Rather than pulling out when times got tough, Nike is hanging in there and hasn't shirked from incorporating the personal aspect of Woods' troubles into its communications strategy. It makes brand sense for Nike because without doing so, it would be hard for Woods to be a credible figure for the sale of golf apparel.

The ad also demonstrates consistency. It's coherent strategy for Nike to support an athlete who's been dehumanized in the public eye for his mistakes- after all, that's what happened to them in the 90s after revelations came to light about their negligent labour practices in southeast Asia. Despite that, the company has grown from $6.4 billion in annual revenue in 1996 to $18.6 billion according to its last fiscal year. In time, a similar rebound will likely occur for Woods too. This highlights an important point: that people and organizations are not the sum total of their mistakes. But they do need to be held accountable. This ad does just that and serves to manage the discussion around this very public issue in a proactive way. I think it's a sharp play.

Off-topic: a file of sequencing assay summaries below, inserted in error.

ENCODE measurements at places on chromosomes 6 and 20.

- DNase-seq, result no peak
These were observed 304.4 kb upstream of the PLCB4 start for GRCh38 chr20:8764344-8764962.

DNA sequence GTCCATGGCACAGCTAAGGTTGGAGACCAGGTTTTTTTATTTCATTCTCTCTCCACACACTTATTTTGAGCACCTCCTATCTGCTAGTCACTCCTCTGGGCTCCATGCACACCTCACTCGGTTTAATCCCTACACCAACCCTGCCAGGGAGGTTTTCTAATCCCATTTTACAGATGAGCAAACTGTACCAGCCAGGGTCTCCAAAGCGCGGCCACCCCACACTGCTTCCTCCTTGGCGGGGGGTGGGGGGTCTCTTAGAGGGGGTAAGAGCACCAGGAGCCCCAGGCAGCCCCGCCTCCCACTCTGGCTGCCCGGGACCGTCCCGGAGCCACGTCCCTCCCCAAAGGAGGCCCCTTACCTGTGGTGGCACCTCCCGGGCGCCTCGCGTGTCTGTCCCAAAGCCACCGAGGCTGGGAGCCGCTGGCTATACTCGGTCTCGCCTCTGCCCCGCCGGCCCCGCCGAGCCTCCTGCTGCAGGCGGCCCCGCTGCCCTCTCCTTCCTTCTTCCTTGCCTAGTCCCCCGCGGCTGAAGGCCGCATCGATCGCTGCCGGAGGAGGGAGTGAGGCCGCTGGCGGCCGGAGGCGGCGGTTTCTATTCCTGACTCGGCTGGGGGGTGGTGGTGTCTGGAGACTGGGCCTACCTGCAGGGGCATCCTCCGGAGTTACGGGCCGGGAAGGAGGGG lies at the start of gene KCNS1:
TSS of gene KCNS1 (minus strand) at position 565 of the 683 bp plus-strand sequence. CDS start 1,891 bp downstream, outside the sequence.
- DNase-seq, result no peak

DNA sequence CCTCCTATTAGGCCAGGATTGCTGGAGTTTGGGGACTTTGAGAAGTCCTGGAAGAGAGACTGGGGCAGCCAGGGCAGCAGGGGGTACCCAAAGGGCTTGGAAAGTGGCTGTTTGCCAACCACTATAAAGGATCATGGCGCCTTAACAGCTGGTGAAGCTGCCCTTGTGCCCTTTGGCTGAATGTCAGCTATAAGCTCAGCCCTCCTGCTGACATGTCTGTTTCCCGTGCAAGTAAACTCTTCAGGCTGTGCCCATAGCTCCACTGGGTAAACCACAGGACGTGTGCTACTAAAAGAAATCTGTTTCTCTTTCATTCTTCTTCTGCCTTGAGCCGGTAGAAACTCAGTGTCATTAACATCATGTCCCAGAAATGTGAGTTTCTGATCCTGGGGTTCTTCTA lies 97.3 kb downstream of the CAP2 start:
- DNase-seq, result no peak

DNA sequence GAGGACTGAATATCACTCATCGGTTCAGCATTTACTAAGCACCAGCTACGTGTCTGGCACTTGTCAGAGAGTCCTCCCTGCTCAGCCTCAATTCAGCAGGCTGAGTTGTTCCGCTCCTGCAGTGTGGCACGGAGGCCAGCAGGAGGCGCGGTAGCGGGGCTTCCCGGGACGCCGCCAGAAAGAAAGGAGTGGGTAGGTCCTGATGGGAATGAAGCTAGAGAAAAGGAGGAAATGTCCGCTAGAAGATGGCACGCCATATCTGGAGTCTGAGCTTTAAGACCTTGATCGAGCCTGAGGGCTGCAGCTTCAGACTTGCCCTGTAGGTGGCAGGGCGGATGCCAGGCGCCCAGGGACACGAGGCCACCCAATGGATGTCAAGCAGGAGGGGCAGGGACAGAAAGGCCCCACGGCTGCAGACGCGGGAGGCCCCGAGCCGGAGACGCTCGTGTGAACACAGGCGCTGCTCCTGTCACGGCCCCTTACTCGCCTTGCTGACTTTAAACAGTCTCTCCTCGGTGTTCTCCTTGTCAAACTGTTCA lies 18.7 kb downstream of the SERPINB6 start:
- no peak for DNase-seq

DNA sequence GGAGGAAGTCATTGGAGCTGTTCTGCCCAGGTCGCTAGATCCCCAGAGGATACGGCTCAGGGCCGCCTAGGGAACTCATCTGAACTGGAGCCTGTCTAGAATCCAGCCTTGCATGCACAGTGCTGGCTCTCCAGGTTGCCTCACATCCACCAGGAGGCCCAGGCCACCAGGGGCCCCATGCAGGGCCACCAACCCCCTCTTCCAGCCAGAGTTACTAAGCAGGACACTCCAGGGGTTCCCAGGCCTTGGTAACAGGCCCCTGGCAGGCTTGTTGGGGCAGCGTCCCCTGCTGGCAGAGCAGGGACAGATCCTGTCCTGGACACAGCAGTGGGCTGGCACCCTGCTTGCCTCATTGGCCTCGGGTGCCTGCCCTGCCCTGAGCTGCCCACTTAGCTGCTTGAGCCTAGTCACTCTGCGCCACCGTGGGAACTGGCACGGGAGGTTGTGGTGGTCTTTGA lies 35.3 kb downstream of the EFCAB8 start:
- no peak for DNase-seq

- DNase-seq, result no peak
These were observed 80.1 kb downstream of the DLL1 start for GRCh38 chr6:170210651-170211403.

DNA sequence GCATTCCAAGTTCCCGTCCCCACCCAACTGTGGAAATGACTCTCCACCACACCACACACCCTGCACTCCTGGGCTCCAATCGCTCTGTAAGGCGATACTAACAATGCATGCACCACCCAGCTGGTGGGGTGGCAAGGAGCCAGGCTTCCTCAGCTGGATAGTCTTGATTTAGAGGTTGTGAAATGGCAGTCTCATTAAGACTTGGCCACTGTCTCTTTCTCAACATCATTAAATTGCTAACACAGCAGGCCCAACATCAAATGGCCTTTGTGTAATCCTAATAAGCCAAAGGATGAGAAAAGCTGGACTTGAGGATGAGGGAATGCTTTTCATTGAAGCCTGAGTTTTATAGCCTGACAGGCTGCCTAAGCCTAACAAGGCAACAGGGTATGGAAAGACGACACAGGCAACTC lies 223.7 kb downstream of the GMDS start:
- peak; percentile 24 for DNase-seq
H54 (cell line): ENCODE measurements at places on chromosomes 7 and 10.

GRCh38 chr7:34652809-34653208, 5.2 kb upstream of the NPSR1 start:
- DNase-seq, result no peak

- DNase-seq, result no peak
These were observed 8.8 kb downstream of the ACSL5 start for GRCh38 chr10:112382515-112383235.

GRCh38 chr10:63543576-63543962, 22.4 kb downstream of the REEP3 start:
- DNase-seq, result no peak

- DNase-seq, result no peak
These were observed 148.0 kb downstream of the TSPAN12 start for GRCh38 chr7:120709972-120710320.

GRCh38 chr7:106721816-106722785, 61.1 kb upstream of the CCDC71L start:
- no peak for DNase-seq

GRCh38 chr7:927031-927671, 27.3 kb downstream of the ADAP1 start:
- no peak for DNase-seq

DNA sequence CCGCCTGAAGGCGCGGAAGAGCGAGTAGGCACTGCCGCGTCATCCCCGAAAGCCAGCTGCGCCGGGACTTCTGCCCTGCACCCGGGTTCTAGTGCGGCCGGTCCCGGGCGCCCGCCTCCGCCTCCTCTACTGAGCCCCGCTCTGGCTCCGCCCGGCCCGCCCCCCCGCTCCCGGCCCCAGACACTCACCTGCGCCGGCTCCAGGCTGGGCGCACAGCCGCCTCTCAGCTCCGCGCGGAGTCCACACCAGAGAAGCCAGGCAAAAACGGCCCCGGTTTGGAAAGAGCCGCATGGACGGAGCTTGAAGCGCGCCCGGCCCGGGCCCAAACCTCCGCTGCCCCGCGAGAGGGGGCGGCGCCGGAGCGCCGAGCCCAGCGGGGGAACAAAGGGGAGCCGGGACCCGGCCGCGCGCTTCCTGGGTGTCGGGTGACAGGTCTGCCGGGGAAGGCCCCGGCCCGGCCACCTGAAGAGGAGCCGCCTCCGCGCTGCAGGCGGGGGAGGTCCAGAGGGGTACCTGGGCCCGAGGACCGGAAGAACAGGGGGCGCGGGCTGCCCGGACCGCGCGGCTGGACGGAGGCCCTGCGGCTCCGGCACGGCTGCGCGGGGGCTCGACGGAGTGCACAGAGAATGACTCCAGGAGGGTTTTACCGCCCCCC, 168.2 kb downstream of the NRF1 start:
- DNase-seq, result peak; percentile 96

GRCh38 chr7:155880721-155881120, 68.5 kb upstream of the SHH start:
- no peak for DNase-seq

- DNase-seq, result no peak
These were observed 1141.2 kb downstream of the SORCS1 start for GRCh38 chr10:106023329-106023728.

What's your take?

Wednesday, April 7, 2010

Managing Online Corporate Social Responsibility Reporting

In the social media space, everything people do or say has an effect on the brand to varying degrees. As a reputation manager, PR practitioners are working to ensure that all print and digital activities are consistent, transparent and building dialogue to strengthen the brand.

Corporate social responsibility (CSR) balances public interest with business interests to grow. It's an approach to sustainability that businesses take to create long-term shareholder value by embracing opportunities and managing various environmental, social and economic risks. This approach stems from an owness to self-regulate activities due in part to the growing importance that the public, media and special interest groups place on holding business accountable for their actions. This is an important opportunity for an organization to communicate their business reason for being, over and above generating shareholder value.

The production of a dedicated sustainability report adds tangible business value through the presentation of a company's key financial and nonfinancial information. Many companies have them. In Canada, the large Canadian banks come to mind as having some of the best.